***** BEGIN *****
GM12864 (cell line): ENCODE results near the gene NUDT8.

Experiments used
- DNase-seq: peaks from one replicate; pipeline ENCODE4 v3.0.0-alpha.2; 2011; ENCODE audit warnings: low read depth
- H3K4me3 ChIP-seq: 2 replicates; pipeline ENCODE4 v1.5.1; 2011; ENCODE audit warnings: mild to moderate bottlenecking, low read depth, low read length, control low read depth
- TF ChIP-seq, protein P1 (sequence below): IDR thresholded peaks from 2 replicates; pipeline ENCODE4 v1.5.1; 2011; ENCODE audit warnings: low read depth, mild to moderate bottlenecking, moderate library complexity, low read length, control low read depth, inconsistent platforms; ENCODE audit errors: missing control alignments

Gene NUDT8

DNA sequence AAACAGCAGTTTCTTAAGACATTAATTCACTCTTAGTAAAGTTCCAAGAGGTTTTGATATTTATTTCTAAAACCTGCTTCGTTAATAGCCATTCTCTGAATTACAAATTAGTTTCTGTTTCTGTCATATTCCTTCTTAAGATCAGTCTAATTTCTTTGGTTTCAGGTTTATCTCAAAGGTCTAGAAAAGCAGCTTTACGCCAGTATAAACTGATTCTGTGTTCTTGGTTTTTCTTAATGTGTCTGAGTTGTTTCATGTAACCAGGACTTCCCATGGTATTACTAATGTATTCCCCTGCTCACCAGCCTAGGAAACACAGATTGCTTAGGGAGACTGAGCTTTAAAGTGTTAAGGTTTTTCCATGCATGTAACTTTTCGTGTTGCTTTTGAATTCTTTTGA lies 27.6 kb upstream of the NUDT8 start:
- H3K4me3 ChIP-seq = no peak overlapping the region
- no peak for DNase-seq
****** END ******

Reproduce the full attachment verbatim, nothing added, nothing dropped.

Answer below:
GM12864 (cell line): ENCODE results near the gene NUDT8.

Experiments used
- DNase-seq: peaks from one replicate; pipeline ENCODE4 v3.0.0-alpha.2; 2011; ENCODE audit warnings: low read depth
- H3K4me3 ChIP-seq: 2 replicates; pipeline ENCODE4 v1.5.1; 2011; ENCODE audit warnings: mild to moderate bottlenecking, low read depth, low read length, control low read depth
- TF ChIP-seq, protein P1 (sequence below): IDR thresholded peaks from 2 replicates; pipeline ENCODE4 v1.5.1; 2011; ENCODE audit warnings: low read depth, mild to moderate bottlenecking, moderate library complexity, low read length, control low read depth, inconsistent platforms; ENCODE audit errors: missing control alignments

Gene NUDT8

DNA sequence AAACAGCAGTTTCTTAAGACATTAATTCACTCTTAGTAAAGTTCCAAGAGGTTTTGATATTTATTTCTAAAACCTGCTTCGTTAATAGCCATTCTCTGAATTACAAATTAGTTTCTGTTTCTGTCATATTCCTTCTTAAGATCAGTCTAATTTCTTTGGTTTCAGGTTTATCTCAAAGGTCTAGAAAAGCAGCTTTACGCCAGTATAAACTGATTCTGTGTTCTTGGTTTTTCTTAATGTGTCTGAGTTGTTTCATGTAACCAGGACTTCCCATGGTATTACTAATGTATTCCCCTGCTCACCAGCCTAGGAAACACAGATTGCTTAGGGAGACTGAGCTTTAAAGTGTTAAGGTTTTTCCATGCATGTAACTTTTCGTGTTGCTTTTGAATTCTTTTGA lies 27.6 kb upstream of the NUDT8 start:
- H3K4me3 ChIP-seq = no peak overlapping the region
- no peak for DNase-seq